What is a Rucksack? Rucksack vs. Backpack vs. Knapsack
When it comes to bags we carry on our backs, the differences between backpacks, rucksacks, and knapsacks may elude you, as people use the terms interchangeably. However, such differences exist, albeit discrete. So, what is a rucksack, and does it sport some unique features? Today, we will solve the endless debate regarding rucksack vs. backpack vs. knapsack and give you a better idea about these products. Spoiler alert: a rucksack is a backpack with some twists. Before we begin, you need to understand these items' names stem from the cultural differences between countries and continents. So let's break things down, shall we?
What is a Backpack?
We will start with the omnipresent backpack, as it is an item present all over the world. We would go as far as saying that there is a backpack in every home – at least in those with kids, young working people, and sporty adults.
The simplest definition of a backpack is the following: a pack we carry on our bags, featuring two shoulder straps, and sporting enough interior space to hold our items for a day or even a weekend trip.
While Americans did not invent the backpack, they did coin the term. "Backpack" is a popular label that we all use to describe other types of "pack carried on the back," such as kids' schoolbags, book bags, even drawstring bags, etc.
In case you have heard the word "daypack" used instead of "backpack," you should know that daypacks are also backpacks but with smaller sizes and capacities. For instance, if the average backpack has around 50 liters or more, the daypack has about 30-40 liters. For more information on choosing the right backpack depending on your needs, check out this guide!
To conclude, when you think about a backpack, you consider those average-sized bags people wear for school, tech backpacks to take to work, weekend backpacks you pack when you plan a two-day trip, or sports backpacks you pack for a full day of hiking, etc.
Backpacks' Critical Features
Here are the most crucial features of backpacks that differentiate them from rucksacks and knapsacks:
- Term use: United States of America
- Term origin: United States of America
- Size: Medium to large sizes – capacity of 50 liters and above;
- Straps: Two adjustable shoulder straps; the ideal, true-to-form backpacks also feature hip belts that transfer the weight from your shoulders to your hips for more comfort.
- Uses: daily life, school, work, short trips, short hikes, shopping, etc.
- Design: rectangular/square shape, a wide variety of colors, a wide variety of materials (canvas, polypropylene, leather, a combination of fabrics, etc.), laptop sleeves, headphones exit ports, dedicated compartments for tablets, e-books, and other gadgets, etc.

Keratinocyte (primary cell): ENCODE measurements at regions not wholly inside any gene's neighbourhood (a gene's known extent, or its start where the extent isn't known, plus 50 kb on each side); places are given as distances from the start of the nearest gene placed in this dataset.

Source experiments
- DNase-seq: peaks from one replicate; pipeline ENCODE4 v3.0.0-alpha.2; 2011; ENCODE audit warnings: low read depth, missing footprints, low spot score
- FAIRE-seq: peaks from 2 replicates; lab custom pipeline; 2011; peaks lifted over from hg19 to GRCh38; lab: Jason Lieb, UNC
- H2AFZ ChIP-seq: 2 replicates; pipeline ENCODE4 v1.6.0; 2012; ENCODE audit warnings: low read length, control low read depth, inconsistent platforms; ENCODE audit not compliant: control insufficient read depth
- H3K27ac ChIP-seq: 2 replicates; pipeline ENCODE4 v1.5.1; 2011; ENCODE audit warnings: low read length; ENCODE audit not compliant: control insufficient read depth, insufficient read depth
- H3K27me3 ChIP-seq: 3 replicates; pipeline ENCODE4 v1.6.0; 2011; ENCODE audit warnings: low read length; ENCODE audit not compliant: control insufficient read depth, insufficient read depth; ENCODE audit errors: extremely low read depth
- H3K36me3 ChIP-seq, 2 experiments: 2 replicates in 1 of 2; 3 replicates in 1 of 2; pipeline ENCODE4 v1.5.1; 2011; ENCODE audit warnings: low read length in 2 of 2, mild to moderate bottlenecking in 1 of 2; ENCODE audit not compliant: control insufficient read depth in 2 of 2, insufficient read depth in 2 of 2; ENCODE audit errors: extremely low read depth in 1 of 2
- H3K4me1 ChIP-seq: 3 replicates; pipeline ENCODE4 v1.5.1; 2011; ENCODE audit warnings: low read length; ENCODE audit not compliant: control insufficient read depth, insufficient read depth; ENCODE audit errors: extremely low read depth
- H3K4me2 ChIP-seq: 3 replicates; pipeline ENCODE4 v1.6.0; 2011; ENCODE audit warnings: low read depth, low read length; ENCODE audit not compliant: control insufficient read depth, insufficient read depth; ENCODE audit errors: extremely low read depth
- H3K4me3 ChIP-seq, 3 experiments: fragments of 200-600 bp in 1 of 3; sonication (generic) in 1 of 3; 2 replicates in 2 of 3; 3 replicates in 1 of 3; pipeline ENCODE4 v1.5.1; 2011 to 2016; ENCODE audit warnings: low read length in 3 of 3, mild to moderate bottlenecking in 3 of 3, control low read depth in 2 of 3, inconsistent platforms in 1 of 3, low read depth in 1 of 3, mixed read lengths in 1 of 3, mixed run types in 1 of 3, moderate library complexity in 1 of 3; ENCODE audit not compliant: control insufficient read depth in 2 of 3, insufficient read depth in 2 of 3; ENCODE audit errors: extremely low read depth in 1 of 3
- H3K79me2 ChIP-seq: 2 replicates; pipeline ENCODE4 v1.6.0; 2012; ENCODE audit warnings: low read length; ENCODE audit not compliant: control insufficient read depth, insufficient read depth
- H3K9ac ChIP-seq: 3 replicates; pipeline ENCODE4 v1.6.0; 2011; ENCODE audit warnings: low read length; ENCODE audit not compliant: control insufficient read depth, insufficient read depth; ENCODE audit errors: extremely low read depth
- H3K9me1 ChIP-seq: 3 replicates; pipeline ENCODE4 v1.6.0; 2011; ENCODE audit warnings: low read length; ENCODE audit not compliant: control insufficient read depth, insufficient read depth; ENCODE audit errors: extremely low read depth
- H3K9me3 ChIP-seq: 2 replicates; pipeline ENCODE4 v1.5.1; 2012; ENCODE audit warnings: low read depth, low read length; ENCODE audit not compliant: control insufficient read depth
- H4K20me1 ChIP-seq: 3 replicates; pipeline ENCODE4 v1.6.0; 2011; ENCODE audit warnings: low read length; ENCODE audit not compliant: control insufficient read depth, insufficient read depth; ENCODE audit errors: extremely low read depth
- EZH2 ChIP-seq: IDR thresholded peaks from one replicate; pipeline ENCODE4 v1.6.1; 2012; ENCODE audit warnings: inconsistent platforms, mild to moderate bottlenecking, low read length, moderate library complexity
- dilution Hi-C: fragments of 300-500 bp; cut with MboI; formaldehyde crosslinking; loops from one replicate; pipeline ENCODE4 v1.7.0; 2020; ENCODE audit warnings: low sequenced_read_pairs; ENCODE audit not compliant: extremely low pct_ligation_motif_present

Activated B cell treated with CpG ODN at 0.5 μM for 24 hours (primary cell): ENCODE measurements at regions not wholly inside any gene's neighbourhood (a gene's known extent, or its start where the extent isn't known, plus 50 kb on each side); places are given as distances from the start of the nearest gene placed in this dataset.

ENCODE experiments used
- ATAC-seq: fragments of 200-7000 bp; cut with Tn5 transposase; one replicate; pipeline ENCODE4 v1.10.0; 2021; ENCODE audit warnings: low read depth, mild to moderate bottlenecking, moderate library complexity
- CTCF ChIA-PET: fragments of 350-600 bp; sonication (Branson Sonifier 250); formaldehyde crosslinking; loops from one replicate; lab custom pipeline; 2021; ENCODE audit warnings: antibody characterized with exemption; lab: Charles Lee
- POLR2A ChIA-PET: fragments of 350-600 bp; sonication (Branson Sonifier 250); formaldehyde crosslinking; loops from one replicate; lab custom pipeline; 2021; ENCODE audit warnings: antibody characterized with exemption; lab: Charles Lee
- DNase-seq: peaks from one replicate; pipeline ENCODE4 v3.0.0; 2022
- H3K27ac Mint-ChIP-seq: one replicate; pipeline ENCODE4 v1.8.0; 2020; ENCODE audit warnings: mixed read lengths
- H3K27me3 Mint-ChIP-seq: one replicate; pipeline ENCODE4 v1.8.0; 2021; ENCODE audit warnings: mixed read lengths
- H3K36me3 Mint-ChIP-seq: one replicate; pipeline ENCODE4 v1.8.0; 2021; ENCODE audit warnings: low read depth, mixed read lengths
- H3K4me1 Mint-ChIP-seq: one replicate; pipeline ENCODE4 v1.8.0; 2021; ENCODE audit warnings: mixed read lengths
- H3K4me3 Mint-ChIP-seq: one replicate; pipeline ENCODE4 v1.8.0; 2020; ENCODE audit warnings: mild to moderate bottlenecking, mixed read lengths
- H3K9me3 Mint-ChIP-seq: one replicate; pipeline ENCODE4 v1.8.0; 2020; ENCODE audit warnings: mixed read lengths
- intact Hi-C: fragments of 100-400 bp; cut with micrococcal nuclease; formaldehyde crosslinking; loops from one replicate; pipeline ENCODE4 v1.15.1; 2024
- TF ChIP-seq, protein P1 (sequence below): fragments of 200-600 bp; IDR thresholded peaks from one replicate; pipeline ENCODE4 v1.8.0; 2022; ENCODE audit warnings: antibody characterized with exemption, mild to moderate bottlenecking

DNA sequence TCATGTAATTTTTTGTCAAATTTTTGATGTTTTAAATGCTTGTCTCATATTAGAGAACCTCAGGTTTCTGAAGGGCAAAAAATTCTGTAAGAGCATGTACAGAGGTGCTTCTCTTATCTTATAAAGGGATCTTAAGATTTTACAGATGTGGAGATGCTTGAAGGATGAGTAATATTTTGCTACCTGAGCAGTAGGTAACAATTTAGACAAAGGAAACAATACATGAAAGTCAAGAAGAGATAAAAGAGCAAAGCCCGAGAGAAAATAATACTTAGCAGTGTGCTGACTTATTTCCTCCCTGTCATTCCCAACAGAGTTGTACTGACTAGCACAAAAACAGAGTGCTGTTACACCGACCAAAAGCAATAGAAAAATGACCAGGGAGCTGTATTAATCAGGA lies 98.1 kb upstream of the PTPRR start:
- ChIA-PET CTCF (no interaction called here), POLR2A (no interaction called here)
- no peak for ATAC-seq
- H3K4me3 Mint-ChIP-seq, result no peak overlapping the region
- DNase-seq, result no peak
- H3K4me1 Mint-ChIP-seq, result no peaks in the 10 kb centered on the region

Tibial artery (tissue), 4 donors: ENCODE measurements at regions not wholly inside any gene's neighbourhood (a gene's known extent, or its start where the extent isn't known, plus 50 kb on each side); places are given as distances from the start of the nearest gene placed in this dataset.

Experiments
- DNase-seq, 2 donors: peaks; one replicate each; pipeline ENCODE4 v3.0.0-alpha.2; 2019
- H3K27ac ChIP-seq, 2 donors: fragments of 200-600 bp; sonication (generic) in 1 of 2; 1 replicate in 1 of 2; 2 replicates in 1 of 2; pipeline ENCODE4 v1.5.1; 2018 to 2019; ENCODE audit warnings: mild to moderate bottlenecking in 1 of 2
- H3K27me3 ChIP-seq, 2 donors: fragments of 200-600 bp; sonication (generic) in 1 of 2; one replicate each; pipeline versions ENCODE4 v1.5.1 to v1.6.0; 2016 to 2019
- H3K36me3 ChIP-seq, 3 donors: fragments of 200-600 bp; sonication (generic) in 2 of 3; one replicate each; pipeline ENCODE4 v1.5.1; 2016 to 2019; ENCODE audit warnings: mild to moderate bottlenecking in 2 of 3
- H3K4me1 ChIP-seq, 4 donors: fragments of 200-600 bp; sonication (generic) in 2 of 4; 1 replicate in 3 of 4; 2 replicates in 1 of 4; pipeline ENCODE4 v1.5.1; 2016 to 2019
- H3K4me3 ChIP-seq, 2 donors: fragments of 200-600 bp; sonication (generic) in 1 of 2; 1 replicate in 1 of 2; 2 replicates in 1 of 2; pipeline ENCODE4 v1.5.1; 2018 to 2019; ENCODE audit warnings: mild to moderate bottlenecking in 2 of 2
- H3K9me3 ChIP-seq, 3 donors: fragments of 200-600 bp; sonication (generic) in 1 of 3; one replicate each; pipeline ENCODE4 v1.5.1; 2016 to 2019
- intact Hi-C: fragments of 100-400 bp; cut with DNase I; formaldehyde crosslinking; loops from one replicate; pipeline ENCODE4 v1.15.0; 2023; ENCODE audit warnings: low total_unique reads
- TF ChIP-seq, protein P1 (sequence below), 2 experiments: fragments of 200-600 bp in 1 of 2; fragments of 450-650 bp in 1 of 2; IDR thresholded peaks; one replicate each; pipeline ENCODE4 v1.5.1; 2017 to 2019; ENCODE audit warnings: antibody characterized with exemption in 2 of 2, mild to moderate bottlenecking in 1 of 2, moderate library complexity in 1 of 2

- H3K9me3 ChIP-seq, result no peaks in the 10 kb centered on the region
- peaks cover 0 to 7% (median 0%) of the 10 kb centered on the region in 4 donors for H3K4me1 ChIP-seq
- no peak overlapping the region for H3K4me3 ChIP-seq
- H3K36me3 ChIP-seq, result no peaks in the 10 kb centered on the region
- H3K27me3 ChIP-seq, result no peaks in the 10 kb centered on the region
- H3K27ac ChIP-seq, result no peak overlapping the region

What is a Rucksack?
The significant difference between backpacks and rucksacks is their size/capacity and looks. Rucksacks are larger and feature more compartments and pockets to carry significantly heavier loads. They also feature hip belts and chest belts to help wearers carry them for the long run without stressing their backs. In essence, the answer to the "what is a rucksack" question is this: a rucksack is a more rugged, larger backpack built for outdoor endurance.
The term "rucksack" comes from German, and it means a sack you carry on your back. Now the word is the American equivalent of "backpack" in Europe. Countries like Germany, the Netherlands, Romania, Sweden, and even Russia use the word "rucksack" to describe a sizeable and resilient bag people carry on their backs for daily use or travel.
In the United States, the rucksack is a bag worn by the U.S. military, hikers, campers, globetrotters, etc.
Rucksacks' Critical Features
When used correctly, the term rucksack describes a bag sporting the following features:
- Term use: Europe, the U.S. military;
- Term origin: Germany;
- Size: Large – capacity over 60 liters;
- Straps: Two adjustable shoulder straps, hip belts, chest belts;
- Uses: traveling on long distances, camping, hiking, trekking, military applications, etc.
- Design: square/rectangular shape, a central entry point at the top of the pack, multiple pockets and compartments (dedicated to carrying sleeping bags, water bottles/pouches, tent, etc.), a wide variety of materials (waxed canvas, technical fabrics, polypropylene, combinations, etc.), camo prints/natural colors/vivid color combinations, etc.
What is a Knapsack?
Now that we learned what is a rucksack, we have to understand what a knapsack is. The rucksack vs. backpack vs. knapsack debate relies on the term's history and use when it comes to the latter. A knapsack is a smaller backpack, but people use this term mostly in Canada to refer to what Americans call backpacks or daypacks. The primary difference lies in the size of this item.
The German origin word of knapsack means "small bag," so it is the preferred item of people who do not need to carry many heavy objects during the day or those who want to achieve a demure, low-profile urban look.
Knapsacks' Critical Features
It is now time for us to see what features make a knapsack:
- Term use: Canada;
- Term origin: Germany;
- Size: Small – capacity under 30 liters;
- Straps: One or two without any additional belts;
- Uses: Daily use, handy for small items, schoolbag, day bag;
- Design: Triangular shape (some refer to it as a sling pack), but also square/rectangular shape, mostly natural colors but also vivid color combinations, usually featuring a main compartment and some exterior pockets, etc.
We live in a world where manufacturers use the terms backpack and rucksack interchangeably, so it may be hard for you to understand which, especially when you shop for such bags online and cannot see and check them in person. To make things easier for you, we have created a guide on picking the backpacks' right size when you shop online. It will give you a starting point to make an educated choice.